Linked by Thom Holwerda on Tue 21st Sep 2010 21:32 UTC, submitted by diegocg
Qt After many months of designing, coding, reviewing, testing and documenting, Qt 4.7.0 is finally ready for the big time. Although it's a little more than nine months since Qt's last feature release (4.6.0 on December 1, 2009), the seeds of some of the new stuff in 4.7 were sown much earlier. Indeed, many of the ideas behind the biggest new feature in Qt 4.7.0, Qt Quick, were born more than two years ago, not long after Qt 4.4 was released
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Member since:

Read the C++ FQA. It's not just beginner mistakes. The language is fundamentally *nasty*.

I've also done C for quite some time. I've done assembly. I even wrote my own assembler and my own virtual machine. I've done C++, Java, Perl, PHP, C# and, sigh, even VBA. I have books on operating system kernels and how the computer works on a low-level. I've taken classes in that stuff. Believe me, I'm not just saying this because I don't get pointers. I get pointers. I can deal with C++, but it's such a fscking pain and the more I use other languages, the more I find them to be considerably superior except in the performance/memory-usage department. Better, though, is to write most of your app in a managed language and write the performance critical core in C++ or another unmanaged language.

Reply Parent Score: 3

turrini Member since:

C/C++ aren't nasty. They are flexible.

Programmers who can't stand flexibility, should never try C/C++, so they would never say that C is horrible or difficult.

People often say that something is horrible or not feasible when they do not understand.

We, C/C++ programmers, are very happy with our language. It's flexible, blazing fast, cientific and fantastic.

I do business programming for living too. And I code in C++.

C/C++. They fits our needs.

Reply Parent Score: 2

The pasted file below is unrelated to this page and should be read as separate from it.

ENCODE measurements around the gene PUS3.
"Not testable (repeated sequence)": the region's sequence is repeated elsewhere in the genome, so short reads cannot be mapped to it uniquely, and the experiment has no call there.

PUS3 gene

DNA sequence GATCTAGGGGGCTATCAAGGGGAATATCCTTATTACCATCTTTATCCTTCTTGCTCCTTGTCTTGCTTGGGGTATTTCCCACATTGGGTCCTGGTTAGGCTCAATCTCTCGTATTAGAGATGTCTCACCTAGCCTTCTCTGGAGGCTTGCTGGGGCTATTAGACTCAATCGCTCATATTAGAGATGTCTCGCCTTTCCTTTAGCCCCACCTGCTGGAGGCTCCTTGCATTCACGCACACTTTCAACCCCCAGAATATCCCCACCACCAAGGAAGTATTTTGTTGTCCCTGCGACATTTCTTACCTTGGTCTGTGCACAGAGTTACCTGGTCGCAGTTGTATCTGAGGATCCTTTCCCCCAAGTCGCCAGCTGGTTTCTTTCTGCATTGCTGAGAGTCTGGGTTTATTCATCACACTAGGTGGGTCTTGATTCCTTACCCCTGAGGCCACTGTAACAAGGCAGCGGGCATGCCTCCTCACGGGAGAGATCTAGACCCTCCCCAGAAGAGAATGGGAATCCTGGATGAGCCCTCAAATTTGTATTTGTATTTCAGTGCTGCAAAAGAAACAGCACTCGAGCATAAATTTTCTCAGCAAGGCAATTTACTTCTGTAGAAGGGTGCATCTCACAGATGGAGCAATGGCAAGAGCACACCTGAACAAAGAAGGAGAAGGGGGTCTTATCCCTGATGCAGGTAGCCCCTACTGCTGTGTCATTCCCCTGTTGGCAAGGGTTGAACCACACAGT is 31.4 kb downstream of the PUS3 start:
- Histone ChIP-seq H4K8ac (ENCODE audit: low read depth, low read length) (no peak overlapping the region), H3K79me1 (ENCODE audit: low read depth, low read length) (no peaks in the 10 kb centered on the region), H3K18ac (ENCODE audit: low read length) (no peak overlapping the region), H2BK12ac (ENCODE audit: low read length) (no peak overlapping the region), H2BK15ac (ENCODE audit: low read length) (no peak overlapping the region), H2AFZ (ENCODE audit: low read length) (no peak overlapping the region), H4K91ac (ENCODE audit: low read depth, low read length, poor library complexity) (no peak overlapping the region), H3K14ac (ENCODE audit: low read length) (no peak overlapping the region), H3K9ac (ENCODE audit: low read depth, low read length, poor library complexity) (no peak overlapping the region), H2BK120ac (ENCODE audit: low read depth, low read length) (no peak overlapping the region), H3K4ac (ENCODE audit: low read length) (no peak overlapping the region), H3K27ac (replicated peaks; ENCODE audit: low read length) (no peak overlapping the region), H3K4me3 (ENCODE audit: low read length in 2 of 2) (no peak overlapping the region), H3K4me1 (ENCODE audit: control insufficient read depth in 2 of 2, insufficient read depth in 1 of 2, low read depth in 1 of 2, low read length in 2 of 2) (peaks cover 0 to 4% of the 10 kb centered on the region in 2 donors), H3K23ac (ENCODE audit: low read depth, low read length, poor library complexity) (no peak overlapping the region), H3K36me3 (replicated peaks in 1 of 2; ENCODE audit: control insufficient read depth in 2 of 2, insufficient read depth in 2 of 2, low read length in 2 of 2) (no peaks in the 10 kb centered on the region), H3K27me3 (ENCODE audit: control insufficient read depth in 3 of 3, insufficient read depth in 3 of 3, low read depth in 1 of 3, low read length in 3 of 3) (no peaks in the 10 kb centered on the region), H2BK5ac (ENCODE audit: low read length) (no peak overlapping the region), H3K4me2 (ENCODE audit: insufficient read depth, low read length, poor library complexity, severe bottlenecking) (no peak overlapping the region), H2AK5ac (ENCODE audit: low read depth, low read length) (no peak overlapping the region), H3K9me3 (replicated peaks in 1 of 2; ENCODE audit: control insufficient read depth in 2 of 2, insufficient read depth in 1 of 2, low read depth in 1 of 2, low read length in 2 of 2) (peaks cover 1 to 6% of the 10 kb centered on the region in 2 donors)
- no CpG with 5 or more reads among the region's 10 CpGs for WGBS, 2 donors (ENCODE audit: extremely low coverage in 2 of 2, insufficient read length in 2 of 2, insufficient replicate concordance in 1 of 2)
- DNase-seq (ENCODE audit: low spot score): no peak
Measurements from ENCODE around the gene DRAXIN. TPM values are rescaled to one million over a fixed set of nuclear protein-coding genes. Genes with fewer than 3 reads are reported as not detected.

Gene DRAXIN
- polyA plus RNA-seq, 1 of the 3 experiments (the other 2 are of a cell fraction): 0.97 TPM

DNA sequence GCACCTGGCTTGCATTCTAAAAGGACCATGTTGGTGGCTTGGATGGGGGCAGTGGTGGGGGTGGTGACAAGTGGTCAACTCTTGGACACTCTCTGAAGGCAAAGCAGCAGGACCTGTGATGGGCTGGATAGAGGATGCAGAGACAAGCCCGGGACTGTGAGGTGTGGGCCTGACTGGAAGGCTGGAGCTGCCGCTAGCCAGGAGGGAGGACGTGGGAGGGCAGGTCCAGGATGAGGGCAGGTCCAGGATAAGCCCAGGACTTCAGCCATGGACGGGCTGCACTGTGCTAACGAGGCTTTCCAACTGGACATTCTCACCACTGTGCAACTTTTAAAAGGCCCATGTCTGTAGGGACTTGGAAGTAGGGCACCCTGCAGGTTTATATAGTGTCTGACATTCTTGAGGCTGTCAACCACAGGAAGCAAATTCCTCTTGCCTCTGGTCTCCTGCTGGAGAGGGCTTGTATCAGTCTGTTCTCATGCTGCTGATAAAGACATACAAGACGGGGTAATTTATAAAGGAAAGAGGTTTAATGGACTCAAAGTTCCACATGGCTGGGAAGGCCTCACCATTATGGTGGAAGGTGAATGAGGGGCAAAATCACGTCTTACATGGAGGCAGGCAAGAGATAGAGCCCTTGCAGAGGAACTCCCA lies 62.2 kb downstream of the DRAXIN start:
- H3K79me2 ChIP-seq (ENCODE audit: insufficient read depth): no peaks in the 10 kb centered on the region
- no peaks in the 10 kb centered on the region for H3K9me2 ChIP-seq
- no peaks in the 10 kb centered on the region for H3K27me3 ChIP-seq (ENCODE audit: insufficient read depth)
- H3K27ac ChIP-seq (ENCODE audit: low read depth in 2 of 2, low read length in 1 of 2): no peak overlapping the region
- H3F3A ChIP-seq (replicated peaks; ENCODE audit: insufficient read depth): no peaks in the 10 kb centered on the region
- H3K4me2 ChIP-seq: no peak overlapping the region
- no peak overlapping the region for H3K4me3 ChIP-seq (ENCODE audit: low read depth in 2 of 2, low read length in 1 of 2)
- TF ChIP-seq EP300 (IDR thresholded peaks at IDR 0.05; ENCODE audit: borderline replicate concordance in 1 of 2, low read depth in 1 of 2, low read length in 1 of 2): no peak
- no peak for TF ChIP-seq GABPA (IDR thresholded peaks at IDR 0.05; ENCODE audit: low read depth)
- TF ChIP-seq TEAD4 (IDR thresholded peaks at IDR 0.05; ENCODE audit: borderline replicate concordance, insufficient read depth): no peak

siride Member since:

Please don't lump C in with C++. C is a small, relatively clean, efficient and well-defined language. C++ is an ungodly monster of hacks, special cases, unclear or non-decidable semantics, weird parse requirements and non-obvious syntax.

Reply Parent Score: 2

axilmar Member since:

Better, though, is to write most of your app in a managed language and write the performance critical core in C++ or another unmanaged language.

Why waste time on going back and forth between two languages? it's counter productive.

Using a managed language when it's not required it's also a waste of resources.

Reply Parent Score: 2

siride Member since:

It's entirely the opposite of counter-productive. I know Java's JNI isn't the cleanest, but in .NET, you have to do almost nothing to have managed code call unmanaged code. The framework does all the work for you. Furthermore, it's equivalent to using assembly to write your inner loops inside an otherwise C or C++ program. That's considerably more tedious, yet I doubt you'd complain.

Using C++, and its ridiculous semantics, manual memory management and long compile times is also a waste of resources (especially programmer resources) when you can use a managed language that has learned from the mistakes of C++. They really aren't slow (they are JITted) and they don't actually use that much memory. Unless you are doing embedded programming, the cost is pretty minimal.

Reply Parent Score: 2